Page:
- Hillsboro, OR
A suburb of Portland, the city of Hillsboro ranks in the top 50 for three categories: employment, housing, social assistance & healthcare. It ranks 51st overall for economic stability. More specifically, Hillsboro and the surrounding Washington County have a mortgage delinquency rate (0.3%) that’s tied for the seventh-lowest across our study. The city saw a 21.58% increase in the number of housing units added between 2010 and 2020, which ranks 10th-most overall.
Data and Methodology
To find the cities with the most resilient economies in the U.S., they analyzed 300 places including cities, towns, and census-designated places. Of those, 286 had available data, which they then compared across four categories and a total of 14 individual metrics. Specifically, they looked at the following:
- Employment. For their employment category, they looked at the change in the unemployment rate during the Great Recession (from 2007 through 2010), the 2020 pandemic unemployment rate, the 2020 pandemic labor force participation rate, and 10-year job growth. Data comes from the Census Bureau’s 2007 and 2010 1-year American Community Surveys, as well as the 2020 5-year American Community Survey.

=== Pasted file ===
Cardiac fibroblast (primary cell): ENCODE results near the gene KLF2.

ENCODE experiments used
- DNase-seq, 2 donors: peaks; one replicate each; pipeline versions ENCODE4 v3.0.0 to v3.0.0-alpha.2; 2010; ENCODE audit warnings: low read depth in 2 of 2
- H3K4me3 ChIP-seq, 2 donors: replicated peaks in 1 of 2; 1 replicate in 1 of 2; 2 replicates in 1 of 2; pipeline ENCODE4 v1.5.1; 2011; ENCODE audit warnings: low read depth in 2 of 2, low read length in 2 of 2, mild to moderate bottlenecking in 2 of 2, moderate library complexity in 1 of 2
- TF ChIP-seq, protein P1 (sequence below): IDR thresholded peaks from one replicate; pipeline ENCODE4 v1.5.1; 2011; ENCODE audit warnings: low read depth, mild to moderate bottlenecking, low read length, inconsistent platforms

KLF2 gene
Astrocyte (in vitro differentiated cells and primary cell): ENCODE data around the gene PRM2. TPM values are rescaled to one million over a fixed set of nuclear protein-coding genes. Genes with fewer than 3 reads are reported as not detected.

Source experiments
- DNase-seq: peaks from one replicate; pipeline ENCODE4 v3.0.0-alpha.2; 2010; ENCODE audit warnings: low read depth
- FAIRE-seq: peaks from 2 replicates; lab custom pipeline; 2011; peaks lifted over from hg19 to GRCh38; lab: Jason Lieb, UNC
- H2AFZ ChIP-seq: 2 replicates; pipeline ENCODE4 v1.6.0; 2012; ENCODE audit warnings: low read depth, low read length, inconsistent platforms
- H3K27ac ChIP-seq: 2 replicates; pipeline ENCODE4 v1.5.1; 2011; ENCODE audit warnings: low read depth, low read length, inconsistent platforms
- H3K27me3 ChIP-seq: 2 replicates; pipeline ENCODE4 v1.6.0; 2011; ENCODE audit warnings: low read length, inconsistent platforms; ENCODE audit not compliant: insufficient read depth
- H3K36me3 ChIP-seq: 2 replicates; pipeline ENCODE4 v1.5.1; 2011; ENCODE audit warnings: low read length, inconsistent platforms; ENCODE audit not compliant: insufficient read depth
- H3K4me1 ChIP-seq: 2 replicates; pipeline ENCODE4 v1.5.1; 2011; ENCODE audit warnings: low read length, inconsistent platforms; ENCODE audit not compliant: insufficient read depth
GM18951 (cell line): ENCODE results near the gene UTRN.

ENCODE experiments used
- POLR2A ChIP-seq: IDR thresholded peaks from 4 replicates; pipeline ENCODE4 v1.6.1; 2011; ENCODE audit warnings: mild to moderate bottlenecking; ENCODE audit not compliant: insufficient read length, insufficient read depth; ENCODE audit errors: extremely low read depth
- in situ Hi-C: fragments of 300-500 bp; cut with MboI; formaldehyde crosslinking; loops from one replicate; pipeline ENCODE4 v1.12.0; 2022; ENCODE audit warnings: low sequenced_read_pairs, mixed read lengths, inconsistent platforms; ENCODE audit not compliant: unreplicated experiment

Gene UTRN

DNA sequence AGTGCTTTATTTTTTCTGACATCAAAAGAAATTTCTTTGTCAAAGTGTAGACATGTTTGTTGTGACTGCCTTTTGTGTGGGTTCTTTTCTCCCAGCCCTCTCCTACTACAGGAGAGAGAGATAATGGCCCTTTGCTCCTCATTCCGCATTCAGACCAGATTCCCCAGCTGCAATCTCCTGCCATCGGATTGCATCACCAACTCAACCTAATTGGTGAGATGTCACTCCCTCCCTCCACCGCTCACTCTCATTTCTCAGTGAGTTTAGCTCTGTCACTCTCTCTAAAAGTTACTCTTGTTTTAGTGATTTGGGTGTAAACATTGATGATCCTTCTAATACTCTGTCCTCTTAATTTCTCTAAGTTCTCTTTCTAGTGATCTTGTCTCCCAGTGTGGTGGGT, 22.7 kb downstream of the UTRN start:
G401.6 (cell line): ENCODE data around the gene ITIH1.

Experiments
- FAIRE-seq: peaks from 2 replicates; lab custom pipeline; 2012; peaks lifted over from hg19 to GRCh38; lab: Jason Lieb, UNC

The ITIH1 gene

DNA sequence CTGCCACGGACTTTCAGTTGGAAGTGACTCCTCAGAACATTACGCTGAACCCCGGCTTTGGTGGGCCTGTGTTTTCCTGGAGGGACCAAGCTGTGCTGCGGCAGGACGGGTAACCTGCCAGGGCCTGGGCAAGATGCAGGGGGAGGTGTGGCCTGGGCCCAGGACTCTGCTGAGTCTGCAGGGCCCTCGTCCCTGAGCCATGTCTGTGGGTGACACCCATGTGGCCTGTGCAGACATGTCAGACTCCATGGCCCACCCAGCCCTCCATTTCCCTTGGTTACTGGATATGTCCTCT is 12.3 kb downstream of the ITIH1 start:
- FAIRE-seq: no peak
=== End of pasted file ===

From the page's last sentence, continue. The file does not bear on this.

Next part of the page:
- Housing. For their housing category, they looked at the change in median home value during the Great Recession (from 2007 through 2010), housing costs as a percentage of income, the mortgage delinquency rate as of December 2021, and 10-year housing unit growth. Data comes from the Census Bureau’s 2007 and 2010 1-year American Community Surveys, as well as the 2020 5-year American Community Survey and the Consumer Financial Protection Bureau (CFPB).
- Social assistance & healthcare. For their social assistance & healthcare category, they looked at the percentage of the population relying on public assistance, the average annual amount of assistance per household, and the percentage of residents with health insurance coverage. Data comes from the Census Bureau’s 2020 5-year American Community Survey.